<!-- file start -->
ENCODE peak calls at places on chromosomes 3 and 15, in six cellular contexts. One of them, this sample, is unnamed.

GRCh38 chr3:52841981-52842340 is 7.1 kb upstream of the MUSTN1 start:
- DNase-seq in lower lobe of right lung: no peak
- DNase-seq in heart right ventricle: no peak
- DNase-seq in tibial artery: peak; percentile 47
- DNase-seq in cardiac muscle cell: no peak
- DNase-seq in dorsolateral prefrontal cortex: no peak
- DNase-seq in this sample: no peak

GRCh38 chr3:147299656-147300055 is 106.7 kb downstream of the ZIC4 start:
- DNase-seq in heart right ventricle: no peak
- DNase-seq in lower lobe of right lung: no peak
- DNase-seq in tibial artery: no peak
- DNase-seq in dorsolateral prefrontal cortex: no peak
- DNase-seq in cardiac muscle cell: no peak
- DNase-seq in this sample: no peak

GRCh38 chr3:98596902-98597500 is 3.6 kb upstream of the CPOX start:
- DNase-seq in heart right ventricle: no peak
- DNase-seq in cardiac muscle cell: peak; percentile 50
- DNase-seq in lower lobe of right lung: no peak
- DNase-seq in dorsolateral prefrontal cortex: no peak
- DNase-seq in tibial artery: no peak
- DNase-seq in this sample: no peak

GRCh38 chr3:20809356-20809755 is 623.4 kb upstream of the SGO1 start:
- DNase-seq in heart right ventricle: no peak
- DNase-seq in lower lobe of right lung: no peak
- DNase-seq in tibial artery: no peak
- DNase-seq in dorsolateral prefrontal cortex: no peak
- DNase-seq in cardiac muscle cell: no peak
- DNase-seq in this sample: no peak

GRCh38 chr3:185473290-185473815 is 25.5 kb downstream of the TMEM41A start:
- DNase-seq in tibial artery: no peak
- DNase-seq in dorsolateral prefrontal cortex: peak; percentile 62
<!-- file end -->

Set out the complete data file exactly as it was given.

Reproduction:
ENCODE peak calls at places on chromosomes 3 and 15, in six cellular contexts. One of them, this sample, is unnamed.

GRCh38 chr3:52841981-52842340 is 7.1 kb upstream of the MUSTN1 start:
- DNase-seq in lower lobe of right lung: no peak
- DNase-seq in heart right ventricle: no peak
- DNase-seq in tibial artery: peak; percentile 47
- DNase-seq in cardiac muscle cell: no peak
- DNase-seq in dorsolateral prefrontal cortex: no peak
- DNase-seq in this sample: no peak

GRCh38 chr3:147299656-147300055 is 106.7 kb downstream of the ZIC4 start:
- DNase-seq in heart right ventricle: no peak
- DNase-seq in lower lobe of right lung: no peak
- DNase-seq in tibial artery: no peak
- DNase-seq in dorsolateral prefrontal cortex: no peak
- DNase-seq in cardiac muscle cell: no peak
- DNase-seq in this sample: no peak

GRCh38 chr3:98596902-98597500 is 3.6 kb upstream of the CPOX start:
- DNase-seq in heart right ventricle: no peak
- DNase-seq in cardiac muscle cell: peak; percentile 50
- DNase-seq in lower lobe of right lung: no peak
- DNase-seq in dorsolateral prefrontal cortex: no peak
- DNase-seq in tibial artery: no peak
- DNase-seq in this sample: no peak

GRCh38 chr3:20809356-20809755 is 623.4 kb upstream of the SGO1 start:
- DNase-seq in heart right ventricle: no peak
- DNase-seq in lower lobe of right lung: no peak
- DNase-seq in tibial artery: no peak
- DNase-seq in dorsolateral prefrontal cortex: no peak
- DNase-seq in cardiac muscle cell: no peak
- DNase-seq in this sample: no peak

GRCh38 chr3:185473290-185473815 is 25.5 kb downstream of the TMEM41A start:
- DNase-seq in tibial artery: no peak
- DNase-seq in dorsolateral prefrontal cortex: peak; percentile 62